10    his own brigades.

11       Q.   Okay.  It goes on and says:  "He bears full responsibility for the

12    work of the brigade, command, and subordinate commands, for the state of

13    morale, for security, combat readiness, for training, and for the proper

14    performance of tasks."

15            Can an outside officer, as you've just said, come in and take over

16    that commander's responsibility for those things?

17       A.   No, sir.  I mean, just as he has the exclusive right of command,

18    the collateral effect there is he also is the one who ultimately bears

19    responsibility for the actions of his subordinates.

20       Q.   So what military process or procedure would have to take place

21    before a brigade commander no longer had command responsibility under

22    these regs?

23       A.   He'd have to formally be relieved or relinquish command to the

24    superior next in line that's authorised to either relieve him or accept

25    his relief of command.

Page 19620

 1       Q.   Okay.  It says -- it goes on and says:  "The commander takes

 2    decisions, assigns tasks to units, monitors their fulfillment, and demands

 3    their strict execution regardless of difficulties that arise."

 4            Can you go through that, one by one, and tell us practically what

 5    that means?

 6       A.   It -- in a nutshell, what that particular sentence is is a

 7    one-line sentence that reflects what later is known as the command and

 8    staff process.

 9              The commander takes decisions either independently, on his own,

10    or after consulting with his staff and getting their advice.  He assigns a

11    task to units, whether he elects to individually assign a task or whether

12    that task is formalised through orders published by his staff.  He

13    monitors their fulfillment, and this is a key issue.

14            A commander does not issue orders in the abstract.  As part of a

15    function of command, you know, he's required to verify that those orders

16    are, in fact, being carried out, and he has the right to demand

17    compliance.  Again, commander is expected to be able to accomplish his

18    role of command, regardless of whatever difficulties might arise.

19            These regulations are published for people who will command

20    military units in wartime.  It is anticipated that there will be many

21    times during the course of an individual's command that the compliance of

22    orders and the carrying out of the mission is going to be difficult

23    because, you know, the enemy forces that you will be facing will be taking

24    every step that they can to try and prevent you from carrying out that

25    function.

Page 19621

 1       Q.   Okay.  And this last part, I'm talking about decisions and

 2    tasks:  "... and demands their strict execution, regardless of

 3    difficulties that arise."

 4            In your review of the documents and the orders, how serious did

 5    VRS officers take orders received from their superiors?  I mean, VRS

 6    professional former JNA officers?

 7       A.   The trained professional officers, particularly because they were

 8    the most educated and held the most senior positions within the army, were

 9    well aware of the seriousness and the gravity of orders that were issued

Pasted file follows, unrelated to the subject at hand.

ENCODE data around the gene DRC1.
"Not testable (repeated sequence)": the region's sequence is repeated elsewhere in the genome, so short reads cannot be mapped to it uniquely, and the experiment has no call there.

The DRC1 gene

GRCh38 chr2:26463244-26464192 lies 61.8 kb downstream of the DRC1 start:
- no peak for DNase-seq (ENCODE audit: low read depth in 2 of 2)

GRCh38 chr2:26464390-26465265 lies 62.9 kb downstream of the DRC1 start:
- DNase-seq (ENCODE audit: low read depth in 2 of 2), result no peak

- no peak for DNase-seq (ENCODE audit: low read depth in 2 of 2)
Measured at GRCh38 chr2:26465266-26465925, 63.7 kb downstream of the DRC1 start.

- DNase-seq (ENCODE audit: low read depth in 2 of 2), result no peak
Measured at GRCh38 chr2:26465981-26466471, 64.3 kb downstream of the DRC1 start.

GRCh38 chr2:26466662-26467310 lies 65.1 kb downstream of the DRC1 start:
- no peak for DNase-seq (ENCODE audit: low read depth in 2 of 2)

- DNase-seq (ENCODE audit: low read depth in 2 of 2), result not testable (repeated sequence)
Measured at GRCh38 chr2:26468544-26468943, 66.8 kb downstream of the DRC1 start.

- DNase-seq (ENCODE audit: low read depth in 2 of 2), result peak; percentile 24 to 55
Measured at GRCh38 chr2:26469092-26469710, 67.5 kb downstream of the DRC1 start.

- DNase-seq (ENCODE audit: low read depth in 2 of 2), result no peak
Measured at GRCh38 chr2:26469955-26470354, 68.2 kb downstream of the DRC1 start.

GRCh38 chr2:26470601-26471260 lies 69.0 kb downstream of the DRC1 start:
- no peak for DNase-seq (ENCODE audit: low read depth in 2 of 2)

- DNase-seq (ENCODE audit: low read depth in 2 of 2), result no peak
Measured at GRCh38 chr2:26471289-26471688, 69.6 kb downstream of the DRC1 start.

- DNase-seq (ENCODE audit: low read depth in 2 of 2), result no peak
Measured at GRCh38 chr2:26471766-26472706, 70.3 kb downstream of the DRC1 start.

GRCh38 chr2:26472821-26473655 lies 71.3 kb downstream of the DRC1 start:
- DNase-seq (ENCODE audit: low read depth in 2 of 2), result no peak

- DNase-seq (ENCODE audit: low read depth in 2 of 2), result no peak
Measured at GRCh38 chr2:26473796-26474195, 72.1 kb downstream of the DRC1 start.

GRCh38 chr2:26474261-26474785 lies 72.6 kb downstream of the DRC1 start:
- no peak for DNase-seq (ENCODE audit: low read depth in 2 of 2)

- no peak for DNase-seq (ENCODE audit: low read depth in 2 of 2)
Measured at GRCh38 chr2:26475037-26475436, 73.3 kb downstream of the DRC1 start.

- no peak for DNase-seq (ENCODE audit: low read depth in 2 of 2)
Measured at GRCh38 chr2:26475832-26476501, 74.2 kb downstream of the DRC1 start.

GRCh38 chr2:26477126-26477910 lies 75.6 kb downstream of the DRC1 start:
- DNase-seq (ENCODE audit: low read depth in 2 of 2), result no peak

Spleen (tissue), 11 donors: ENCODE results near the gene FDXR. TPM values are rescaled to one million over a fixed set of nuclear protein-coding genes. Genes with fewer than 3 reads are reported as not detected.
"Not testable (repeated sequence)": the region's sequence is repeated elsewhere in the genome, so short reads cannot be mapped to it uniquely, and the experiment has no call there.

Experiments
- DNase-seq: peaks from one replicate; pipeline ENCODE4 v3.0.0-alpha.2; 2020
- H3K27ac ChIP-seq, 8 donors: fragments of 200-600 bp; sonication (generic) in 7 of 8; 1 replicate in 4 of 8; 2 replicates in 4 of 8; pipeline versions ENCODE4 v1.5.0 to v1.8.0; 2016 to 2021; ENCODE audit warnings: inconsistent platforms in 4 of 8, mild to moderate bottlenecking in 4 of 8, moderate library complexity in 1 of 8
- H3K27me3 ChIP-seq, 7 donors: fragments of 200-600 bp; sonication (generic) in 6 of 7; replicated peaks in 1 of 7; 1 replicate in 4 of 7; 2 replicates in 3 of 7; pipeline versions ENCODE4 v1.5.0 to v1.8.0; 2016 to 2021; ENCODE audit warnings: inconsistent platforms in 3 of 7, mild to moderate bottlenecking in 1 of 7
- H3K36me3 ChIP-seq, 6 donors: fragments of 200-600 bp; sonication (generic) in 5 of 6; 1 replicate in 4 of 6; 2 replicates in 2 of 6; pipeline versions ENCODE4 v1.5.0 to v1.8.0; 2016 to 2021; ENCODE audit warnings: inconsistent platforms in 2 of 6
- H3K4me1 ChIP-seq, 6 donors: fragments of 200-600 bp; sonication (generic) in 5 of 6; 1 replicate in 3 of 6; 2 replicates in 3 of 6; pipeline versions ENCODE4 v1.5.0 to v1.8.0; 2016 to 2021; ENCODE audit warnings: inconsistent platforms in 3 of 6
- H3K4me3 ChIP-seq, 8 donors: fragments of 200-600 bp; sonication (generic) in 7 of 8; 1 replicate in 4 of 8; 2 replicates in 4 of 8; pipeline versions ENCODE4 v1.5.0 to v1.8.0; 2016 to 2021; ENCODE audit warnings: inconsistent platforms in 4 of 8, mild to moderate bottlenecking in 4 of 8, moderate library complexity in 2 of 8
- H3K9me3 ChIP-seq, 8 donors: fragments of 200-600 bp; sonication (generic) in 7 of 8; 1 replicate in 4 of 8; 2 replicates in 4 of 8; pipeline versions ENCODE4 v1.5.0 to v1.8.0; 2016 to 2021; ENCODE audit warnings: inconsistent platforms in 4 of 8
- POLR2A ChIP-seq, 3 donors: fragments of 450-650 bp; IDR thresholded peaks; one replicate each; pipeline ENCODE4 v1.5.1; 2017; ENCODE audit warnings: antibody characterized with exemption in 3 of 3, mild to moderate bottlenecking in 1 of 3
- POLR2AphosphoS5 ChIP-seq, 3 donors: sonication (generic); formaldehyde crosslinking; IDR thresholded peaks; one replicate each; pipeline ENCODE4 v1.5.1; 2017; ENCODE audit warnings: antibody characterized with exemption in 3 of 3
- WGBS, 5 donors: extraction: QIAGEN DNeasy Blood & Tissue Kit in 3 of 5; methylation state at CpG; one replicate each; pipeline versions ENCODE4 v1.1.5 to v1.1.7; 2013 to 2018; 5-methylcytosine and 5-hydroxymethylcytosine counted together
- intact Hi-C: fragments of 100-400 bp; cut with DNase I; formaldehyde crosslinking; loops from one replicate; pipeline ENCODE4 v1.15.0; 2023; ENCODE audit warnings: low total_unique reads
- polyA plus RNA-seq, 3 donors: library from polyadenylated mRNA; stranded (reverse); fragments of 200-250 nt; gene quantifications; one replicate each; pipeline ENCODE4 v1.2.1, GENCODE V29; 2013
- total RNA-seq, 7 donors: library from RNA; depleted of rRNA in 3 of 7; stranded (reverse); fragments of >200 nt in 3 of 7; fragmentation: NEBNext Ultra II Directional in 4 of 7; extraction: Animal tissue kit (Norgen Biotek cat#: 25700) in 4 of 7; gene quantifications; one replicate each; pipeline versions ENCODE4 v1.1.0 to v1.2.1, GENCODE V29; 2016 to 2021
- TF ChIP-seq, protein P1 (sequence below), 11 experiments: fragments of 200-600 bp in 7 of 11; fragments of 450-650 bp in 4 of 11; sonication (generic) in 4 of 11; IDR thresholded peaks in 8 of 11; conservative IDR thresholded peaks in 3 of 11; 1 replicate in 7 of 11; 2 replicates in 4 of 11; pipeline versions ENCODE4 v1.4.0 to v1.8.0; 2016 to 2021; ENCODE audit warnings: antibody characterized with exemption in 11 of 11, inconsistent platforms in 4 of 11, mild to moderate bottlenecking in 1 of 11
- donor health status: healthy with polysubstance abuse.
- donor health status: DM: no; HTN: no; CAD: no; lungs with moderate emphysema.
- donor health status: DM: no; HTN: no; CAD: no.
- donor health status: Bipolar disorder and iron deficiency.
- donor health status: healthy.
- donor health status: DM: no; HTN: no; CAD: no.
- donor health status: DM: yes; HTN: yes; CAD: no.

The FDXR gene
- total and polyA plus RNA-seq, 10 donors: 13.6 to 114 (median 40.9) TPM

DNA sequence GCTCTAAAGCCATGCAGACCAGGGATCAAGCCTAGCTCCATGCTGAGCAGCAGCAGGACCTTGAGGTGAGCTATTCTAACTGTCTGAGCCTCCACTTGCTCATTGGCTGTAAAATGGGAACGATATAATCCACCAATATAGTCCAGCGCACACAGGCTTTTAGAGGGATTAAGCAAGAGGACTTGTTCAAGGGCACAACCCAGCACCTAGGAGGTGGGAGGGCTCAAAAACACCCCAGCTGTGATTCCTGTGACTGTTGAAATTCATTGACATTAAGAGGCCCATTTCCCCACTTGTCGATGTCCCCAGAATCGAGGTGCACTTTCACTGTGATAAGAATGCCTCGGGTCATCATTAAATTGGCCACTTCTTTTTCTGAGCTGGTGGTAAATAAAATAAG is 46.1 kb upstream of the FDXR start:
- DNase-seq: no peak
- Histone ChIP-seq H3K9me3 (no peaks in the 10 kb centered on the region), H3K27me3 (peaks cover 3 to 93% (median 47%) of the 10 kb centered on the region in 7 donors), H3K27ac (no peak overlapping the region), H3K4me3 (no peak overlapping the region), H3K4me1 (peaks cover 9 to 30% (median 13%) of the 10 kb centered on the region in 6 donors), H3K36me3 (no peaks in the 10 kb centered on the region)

10    and, you know, what they had to do to undertake -- to follow those orders.

11            Even codified under the armed forces law that they were operating,

12    I mean, the ability to follow the orders to the extent necessary, you

13    know, these are major, significant issues to officers.

14       Q.   In the context of Srebrenica, do you see any officers refusing to

15    follow orders?

16       A.   In the context of certainly one of the most serious instances,

17    where an officer refuses to follow whether it's an explicit order or

18    whether it's an order given by General Mladic, as we understand it, is on

19    the 16th of July, 1995, when then Lieutenant-Colonel Vinko Pandurevic

20    unilaterally takes a decision effectively authorising a battlefield truce

21    in the area of the Zvornik Brigade to allow the Muslim column to pass

22    through his lines, which was certainly not something that either the Drina

23    Corps or the Main Staff had intended to happen.

24            So that is a major significant instance where Colonel Pandurevic,

25    on his own, with the best interest of his brigade, and based on the

Page 19622

 1    decision and his right to command, made.

 2       Q.   And when you say "best interests of the brigade," what do you

 3    mean?  Why do you think he made it?

 4       A.   Within, you know, the context of the events that were occurring on

 5    the battlefield at the time, several battalions of the Zvornik Brigade,

 6    specifically the 4th Battalion and the 6th Battalion, elements of the 7th

 7    Battalion, were decisively engaged and frankly quite outnumbered by the

 8    sheer size of the Muslim column that was carving their way through Zvornik

 9    Brigade territory.

10            By looking at the orders and the reports that are generated by

11    this battlefield truce that Colonel Pandurevic engaged in, it's clear

12    that, you know, he came to the conclusion that continuing to fight the

13    column would not prevent the column from breaking through to the friendly

14    territory of Muslim lines, as they were trying to do, and would only

15    result in additional casualties for his own military forces.

16            So, again, you know, within his authority as a brigade commander,

17    he took it upon himself to, you know, effect a battlefield truce with the

18    enemy to allow this column to pass.

19       Q.   Okay.  We may get into that a few days down the road when we get

20    to some more documents, but let me also ask you an example related to